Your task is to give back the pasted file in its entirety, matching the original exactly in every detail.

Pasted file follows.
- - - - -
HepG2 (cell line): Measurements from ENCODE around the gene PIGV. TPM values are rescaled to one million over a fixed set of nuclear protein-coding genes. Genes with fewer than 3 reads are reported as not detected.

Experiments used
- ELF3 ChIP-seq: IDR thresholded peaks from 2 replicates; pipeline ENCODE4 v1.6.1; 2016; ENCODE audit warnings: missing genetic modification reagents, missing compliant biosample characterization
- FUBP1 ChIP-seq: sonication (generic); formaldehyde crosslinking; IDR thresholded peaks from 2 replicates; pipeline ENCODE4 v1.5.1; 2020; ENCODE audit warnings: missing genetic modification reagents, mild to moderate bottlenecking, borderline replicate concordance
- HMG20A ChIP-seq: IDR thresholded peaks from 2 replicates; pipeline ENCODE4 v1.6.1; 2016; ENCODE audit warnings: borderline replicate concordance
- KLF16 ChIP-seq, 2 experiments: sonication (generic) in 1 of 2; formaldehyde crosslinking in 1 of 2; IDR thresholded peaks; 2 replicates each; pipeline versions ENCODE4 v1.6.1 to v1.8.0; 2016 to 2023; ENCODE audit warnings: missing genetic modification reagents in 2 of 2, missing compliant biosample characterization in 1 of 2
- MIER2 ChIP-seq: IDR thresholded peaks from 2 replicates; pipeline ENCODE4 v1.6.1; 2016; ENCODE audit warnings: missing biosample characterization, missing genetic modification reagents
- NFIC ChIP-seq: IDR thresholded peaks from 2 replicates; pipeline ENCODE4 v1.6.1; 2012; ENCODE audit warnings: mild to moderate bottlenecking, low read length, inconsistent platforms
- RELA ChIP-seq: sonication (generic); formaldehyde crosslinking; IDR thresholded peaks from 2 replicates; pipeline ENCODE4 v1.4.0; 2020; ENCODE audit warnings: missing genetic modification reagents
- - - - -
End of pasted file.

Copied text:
HepG2 (cell line): Measurements from ENCODE around the gene PIGV. TPM values are rescaled to one million over a fixed set of nuclear protein-coding genes. Genes with fewer than 3 reads are reported as not detected.

Experiments used
- ELF3 ChIP-seq: IDR thresholded peaks from 2 replicates; pipeline ENCODE4 v1.6.1; 2016; ENCODE audit warnings: missing genetic modification reagents, missing compliant biosample characterization
- FUBP1 ChIP-seq: sonication (generic); formaldehyde crosslinking; IDR thresholded peaks from 2 replicates; pipeline ENCODE4 v1.5.1; 2020; ENCODE audit warnings: missing genetic modification reagents, mild to moderate bottlenecking, borderline replicate concordance
- HMG20A ChIP-seq: IDR thresholded peaks from 2 replicates; pipeline ENCODE4 v1.6.1; 2016; ENCODE audit warnings: borderline replicate concordance
- KLF16 ChIP-seq, 2 experiments: sonication (generic) in 1 of 2; formaldehyde crosslinking in 1 of 2; IDR thresholded peaks; 2 replicates each; pipeline versions ENCODE4 v1.6.1 to v1.8.0; 2016 to 2023; ENCODE audit warnings: missing genetic modification reagents in 2 of 2, missing compliant biosample characterization in 1 of 2
- MIER2 ChIP-seq: IDR thresholded peaks from 2 replicates; pipeline ENCODE4 v1.6.1; 2016; ENCODE audit warnings: missing biosample characterization, missing genetic modification reagents
- NFIC ChIP-seq: IDR thresholded peaks from 2 replicates; pipeline ENCODE4 v1.6.1; 2012; ENCODE audit warnings: mild to moderate bottlenecking, low read length, inconsistent platforms
- RELA ChIP-seq: sonication (generic); formaldehyde crosslinking; IDR thresholded peaks from 2 replicates; pipeline ENCODE4 v1.4.0; 2020; ENCODE audit warnings: missing genetic modification reagents